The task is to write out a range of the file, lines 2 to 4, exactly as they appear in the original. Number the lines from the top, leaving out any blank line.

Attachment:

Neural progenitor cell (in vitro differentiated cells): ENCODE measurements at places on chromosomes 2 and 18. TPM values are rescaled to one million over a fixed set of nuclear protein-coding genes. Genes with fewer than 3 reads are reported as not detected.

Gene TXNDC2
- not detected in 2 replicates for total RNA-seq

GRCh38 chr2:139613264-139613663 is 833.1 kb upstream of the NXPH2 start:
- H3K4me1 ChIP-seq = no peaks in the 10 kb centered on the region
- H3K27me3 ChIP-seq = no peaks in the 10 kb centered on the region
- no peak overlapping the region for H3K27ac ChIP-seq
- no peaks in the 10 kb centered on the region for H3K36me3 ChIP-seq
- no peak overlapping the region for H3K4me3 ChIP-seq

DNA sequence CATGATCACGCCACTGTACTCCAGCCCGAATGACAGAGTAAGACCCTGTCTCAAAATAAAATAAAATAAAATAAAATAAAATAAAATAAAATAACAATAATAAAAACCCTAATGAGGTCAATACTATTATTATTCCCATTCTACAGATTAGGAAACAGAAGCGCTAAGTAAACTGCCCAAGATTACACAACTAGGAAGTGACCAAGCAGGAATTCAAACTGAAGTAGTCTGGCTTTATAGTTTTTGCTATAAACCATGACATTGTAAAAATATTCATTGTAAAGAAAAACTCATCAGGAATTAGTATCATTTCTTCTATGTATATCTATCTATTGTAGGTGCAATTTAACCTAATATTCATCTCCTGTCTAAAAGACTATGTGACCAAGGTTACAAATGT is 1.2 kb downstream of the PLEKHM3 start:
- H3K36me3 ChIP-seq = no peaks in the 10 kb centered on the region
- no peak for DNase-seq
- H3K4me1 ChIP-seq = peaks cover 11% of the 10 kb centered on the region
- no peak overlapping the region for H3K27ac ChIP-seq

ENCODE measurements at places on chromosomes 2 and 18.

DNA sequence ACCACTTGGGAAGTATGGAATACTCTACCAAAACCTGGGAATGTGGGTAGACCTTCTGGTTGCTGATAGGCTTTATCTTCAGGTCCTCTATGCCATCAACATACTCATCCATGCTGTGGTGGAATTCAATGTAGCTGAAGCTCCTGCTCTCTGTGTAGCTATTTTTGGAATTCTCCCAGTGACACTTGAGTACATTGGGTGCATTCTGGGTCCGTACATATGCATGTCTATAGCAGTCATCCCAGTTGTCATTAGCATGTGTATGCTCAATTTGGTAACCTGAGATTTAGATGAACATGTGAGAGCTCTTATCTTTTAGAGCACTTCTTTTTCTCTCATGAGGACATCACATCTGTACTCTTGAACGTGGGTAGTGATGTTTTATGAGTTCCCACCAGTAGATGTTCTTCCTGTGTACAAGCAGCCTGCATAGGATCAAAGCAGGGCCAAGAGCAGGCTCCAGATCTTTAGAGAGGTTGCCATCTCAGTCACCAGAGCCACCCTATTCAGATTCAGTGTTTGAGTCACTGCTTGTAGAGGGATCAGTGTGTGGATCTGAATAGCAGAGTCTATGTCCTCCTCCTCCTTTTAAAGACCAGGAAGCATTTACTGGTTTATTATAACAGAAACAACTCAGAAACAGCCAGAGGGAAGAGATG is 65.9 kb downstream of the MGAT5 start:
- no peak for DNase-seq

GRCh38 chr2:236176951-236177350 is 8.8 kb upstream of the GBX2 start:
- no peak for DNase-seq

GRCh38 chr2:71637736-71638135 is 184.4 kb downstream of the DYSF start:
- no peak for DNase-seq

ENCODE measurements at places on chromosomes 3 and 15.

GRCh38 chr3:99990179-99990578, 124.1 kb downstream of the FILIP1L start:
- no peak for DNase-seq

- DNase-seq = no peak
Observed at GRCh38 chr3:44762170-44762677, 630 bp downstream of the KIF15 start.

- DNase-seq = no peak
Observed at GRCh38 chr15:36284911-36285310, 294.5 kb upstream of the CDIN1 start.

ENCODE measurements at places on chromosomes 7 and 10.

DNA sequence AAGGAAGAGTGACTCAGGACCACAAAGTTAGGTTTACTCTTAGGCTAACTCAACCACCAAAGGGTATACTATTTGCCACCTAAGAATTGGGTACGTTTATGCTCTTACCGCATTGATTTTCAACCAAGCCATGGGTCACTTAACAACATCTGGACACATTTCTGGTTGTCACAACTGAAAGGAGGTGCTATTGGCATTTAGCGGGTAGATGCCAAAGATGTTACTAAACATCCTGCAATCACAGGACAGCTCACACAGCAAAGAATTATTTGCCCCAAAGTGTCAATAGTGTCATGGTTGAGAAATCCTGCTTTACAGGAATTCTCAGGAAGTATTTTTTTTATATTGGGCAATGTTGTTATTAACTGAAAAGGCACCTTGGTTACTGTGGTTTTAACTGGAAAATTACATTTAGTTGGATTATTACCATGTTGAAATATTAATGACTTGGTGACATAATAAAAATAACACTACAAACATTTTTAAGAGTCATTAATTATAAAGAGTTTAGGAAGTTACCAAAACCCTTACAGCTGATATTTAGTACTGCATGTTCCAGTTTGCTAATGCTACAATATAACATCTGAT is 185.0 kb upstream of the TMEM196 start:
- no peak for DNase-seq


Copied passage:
Gene TXNDC2
- not detected in 2 replicates for total RNA-seq

GRCh38 chr2:139613264-139613663 is 833.1 kb upstream of the NXPH2 start: